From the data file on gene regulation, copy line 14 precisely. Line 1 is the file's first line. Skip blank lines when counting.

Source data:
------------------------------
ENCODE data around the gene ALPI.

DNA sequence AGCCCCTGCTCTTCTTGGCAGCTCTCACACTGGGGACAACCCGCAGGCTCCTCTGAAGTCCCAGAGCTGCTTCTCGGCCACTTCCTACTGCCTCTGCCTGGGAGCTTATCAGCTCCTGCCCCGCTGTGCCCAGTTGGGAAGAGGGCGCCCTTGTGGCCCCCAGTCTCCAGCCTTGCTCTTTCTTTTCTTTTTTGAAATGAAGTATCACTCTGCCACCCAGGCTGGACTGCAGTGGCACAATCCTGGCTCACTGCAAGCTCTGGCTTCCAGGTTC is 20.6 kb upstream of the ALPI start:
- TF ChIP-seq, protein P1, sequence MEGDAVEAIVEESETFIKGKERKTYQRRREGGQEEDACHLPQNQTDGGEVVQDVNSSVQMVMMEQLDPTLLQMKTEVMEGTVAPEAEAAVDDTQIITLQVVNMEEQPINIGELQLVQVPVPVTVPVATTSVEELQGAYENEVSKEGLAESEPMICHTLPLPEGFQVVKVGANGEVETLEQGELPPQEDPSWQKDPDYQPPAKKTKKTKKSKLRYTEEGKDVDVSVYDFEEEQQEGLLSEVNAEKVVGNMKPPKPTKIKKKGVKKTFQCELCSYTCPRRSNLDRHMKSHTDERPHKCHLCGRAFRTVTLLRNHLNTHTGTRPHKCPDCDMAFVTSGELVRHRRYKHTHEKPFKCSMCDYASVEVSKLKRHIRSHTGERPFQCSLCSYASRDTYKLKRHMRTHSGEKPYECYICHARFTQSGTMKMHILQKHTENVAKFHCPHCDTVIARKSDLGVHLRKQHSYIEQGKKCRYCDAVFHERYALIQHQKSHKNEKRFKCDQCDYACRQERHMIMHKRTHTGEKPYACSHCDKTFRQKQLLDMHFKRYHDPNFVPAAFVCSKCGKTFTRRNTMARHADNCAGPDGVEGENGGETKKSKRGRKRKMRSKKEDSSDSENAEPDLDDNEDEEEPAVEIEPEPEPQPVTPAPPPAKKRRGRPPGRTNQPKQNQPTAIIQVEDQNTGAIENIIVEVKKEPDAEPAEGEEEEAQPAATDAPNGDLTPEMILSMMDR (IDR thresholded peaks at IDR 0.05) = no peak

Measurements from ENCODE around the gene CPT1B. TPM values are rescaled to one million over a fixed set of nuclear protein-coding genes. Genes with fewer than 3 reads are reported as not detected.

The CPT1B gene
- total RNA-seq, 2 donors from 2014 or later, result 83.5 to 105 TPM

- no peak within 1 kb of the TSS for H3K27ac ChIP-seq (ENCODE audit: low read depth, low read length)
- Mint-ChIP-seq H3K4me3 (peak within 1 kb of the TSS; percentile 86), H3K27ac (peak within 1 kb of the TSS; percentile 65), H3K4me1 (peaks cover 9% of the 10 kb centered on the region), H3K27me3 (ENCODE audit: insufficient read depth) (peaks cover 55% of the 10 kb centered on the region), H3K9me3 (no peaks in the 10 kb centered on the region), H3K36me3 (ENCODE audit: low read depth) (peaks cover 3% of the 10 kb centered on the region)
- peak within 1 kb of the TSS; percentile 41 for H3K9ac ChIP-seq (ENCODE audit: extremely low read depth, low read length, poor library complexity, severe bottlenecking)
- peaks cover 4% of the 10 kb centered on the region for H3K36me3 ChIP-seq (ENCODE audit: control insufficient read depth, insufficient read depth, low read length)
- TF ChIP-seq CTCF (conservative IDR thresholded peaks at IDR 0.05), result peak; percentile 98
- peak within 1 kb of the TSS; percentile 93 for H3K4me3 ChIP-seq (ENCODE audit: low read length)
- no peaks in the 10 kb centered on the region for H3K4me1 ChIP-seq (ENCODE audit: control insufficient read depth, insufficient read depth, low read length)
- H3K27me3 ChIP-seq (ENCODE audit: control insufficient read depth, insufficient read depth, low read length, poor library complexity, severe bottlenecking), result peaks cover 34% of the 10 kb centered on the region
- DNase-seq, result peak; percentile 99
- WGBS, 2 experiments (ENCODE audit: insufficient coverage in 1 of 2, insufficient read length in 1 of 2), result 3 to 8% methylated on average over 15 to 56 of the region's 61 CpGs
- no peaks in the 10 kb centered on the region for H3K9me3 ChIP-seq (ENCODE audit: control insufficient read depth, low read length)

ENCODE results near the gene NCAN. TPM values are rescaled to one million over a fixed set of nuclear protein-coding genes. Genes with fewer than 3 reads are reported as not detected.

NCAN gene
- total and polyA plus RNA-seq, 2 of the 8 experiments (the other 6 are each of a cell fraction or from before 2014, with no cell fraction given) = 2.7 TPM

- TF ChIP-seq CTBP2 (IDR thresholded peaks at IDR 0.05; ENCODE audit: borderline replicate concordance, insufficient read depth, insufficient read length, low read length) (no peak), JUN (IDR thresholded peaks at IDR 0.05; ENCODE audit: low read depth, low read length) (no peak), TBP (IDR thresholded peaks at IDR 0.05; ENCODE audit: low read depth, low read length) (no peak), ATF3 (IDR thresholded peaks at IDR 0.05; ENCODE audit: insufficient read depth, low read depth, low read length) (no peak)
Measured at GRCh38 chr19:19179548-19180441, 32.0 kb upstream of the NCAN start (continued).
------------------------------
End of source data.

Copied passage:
- H3K27me3 ChIP-seq (ENCODE audit: control insufficient read depth, insufficient read depth, low read length, poor library complexity, severe bottlenecking), result peaks cover 34% of the 10 kb centered on the region